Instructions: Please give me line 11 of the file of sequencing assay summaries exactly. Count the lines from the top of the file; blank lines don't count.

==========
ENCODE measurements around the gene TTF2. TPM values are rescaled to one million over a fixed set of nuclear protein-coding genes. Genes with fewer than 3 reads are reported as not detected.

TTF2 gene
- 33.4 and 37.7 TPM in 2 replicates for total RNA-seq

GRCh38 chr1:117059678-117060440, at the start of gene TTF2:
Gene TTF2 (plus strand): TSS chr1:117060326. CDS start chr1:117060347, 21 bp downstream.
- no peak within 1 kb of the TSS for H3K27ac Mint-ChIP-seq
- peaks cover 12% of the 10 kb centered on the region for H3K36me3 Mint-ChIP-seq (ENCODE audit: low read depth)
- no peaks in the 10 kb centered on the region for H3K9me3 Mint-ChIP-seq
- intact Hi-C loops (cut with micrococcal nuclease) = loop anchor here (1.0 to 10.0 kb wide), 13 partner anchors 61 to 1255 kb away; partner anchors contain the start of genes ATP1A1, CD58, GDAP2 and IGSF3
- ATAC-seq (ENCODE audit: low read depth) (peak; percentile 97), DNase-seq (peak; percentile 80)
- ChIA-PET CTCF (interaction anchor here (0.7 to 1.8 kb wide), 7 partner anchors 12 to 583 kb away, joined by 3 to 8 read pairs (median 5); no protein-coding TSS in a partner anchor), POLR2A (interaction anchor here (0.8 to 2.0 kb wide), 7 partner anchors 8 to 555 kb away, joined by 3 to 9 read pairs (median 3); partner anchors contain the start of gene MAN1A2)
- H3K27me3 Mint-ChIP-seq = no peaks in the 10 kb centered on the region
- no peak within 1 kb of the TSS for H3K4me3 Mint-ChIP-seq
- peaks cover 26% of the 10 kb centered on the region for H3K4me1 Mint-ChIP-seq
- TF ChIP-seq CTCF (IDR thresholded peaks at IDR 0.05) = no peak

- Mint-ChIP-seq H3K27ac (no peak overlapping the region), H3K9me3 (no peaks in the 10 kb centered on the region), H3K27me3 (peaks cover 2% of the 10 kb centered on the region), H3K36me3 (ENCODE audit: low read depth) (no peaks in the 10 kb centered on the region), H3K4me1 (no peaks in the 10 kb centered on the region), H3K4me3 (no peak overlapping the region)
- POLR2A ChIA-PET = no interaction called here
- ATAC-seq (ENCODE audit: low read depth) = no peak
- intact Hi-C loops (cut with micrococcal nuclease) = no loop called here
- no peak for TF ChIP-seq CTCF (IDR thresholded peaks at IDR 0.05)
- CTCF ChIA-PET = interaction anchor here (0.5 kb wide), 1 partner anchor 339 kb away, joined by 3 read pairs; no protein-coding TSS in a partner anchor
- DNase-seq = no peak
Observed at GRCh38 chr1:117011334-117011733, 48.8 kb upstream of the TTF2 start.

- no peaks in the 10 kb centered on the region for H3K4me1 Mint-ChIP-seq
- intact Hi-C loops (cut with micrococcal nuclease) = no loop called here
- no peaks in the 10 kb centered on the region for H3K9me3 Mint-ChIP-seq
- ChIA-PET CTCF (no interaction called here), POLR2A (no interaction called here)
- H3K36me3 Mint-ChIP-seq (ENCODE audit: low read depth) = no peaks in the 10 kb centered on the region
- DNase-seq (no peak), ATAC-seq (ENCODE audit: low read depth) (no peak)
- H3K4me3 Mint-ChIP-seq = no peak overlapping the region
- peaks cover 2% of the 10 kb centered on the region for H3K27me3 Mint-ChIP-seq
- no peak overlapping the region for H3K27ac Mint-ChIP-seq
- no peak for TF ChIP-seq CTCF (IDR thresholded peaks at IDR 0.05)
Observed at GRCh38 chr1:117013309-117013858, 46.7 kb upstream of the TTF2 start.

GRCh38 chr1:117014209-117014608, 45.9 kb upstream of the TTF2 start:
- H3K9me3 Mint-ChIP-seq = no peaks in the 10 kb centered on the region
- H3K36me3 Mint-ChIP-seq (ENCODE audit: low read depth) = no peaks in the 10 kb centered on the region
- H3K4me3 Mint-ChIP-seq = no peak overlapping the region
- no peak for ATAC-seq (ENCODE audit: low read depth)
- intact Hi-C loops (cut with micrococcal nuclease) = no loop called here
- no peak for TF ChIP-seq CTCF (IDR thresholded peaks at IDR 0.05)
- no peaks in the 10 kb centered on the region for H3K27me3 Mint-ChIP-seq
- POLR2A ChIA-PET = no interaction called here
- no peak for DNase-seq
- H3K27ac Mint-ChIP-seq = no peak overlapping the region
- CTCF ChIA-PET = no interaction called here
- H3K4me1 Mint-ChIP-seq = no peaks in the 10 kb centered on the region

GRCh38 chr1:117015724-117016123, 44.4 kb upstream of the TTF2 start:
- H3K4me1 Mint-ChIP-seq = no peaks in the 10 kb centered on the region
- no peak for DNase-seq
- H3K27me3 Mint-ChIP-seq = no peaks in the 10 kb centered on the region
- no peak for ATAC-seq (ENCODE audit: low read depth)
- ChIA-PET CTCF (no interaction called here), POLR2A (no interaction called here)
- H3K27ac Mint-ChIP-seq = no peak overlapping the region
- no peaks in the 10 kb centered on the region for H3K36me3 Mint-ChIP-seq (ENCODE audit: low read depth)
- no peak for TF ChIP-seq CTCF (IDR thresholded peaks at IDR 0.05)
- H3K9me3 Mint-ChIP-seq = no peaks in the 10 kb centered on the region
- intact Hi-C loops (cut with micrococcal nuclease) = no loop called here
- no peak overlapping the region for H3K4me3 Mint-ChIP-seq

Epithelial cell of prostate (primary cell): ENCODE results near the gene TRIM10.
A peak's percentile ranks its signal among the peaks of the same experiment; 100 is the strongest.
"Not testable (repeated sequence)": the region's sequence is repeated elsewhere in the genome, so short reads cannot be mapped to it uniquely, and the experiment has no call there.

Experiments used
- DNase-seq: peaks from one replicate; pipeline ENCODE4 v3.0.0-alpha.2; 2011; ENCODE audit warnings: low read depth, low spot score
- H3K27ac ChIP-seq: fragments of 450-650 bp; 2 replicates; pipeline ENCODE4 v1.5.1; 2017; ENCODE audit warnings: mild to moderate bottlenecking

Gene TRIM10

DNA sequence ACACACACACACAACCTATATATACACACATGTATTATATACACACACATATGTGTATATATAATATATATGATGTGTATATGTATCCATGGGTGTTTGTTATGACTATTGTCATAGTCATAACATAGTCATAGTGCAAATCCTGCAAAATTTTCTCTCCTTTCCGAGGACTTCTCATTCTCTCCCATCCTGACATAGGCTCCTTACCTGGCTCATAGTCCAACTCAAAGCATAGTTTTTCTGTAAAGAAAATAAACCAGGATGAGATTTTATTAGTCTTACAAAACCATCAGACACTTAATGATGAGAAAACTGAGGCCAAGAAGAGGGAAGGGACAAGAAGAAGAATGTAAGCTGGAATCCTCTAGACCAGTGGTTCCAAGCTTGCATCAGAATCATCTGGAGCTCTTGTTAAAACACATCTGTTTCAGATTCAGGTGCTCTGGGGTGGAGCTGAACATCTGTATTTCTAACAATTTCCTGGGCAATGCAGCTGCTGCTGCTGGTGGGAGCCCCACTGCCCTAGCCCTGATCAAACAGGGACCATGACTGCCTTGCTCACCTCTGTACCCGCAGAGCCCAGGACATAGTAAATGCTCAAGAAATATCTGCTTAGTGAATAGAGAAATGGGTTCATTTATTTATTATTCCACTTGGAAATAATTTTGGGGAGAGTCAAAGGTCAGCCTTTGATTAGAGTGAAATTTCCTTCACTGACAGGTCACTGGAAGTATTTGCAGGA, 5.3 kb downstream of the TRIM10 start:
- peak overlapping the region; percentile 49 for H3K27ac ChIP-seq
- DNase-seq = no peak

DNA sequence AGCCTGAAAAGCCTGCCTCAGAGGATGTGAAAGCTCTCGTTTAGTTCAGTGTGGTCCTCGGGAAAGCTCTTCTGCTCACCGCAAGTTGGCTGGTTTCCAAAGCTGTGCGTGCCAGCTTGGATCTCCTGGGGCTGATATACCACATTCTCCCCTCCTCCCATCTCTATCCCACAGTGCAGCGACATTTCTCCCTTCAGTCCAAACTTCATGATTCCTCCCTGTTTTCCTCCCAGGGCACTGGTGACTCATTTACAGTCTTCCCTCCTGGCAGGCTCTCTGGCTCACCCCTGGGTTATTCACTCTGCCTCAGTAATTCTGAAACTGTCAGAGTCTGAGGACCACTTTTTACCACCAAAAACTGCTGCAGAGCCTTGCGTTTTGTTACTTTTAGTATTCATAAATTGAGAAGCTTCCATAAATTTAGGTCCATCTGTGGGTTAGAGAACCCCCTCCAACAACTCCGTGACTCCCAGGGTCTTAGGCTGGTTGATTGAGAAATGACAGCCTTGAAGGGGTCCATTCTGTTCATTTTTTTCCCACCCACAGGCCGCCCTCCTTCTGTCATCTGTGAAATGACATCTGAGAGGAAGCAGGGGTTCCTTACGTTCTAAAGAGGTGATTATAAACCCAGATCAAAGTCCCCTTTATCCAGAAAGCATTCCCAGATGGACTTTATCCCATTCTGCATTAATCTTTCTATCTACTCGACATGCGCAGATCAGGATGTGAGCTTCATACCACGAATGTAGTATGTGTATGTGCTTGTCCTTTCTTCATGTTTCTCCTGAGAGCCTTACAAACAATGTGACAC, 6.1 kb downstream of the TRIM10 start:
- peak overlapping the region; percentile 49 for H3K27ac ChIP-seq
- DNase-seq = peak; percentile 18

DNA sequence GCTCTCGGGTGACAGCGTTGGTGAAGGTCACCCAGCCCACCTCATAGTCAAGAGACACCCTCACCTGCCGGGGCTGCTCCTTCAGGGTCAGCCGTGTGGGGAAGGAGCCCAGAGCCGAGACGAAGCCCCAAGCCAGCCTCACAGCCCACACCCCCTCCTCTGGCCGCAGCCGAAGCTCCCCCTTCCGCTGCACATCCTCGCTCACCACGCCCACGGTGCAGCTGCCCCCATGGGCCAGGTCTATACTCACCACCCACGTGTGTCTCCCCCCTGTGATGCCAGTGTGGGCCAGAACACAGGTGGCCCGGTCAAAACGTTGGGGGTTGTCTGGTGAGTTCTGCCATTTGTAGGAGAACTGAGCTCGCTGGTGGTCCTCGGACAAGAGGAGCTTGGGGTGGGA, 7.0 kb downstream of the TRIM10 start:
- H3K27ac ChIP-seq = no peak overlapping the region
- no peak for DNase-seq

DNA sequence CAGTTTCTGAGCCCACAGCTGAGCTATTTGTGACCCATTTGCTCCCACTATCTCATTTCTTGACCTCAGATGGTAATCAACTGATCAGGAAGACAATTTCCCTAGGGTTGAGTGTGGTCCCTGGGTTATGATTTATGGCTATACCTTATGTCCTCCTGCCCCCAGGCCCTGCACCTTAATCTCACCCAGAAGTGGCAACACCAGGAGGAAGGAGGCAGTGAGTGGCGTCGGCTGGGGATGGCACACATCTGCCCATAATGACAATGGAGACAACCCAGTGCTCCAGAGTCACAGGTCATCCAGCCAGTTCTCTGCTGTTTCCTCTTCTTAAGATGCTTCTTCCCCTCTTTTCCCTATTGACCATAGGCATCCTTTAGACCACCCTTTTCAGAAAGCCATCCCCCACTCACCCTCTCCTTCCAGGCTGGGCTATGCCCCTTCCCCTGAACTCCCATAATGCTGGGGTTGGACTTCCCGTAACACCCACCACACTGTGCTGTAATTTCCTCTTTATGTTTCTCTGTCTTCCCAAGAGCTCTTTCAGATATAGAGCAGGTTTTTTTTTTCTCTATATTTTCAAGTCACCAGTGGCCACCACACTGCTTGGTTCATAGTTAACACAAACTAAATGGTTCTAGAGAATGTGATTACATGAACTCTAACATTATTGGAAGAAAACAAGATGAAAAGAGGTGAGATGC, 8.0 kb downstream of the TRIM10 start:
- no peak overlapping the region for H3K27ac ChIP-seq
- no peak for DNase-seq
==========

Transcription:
- ChIA-PET CTCF (interaction anchor here (0.7 to 1.8 kb wide), 7 partner anchors 12 to 583 kb away, joined by 3 to 8 read pairs (median 5); no protein-coding TSS in a partner anchor), POLR2A (interaction anchor here (0.8 to 2.0 kb wide), 7 partner anchors 8 to 555 kb away, joined by 3 to 9 read pairs (median 3); partner anchors contain the start of gene MAN1A2)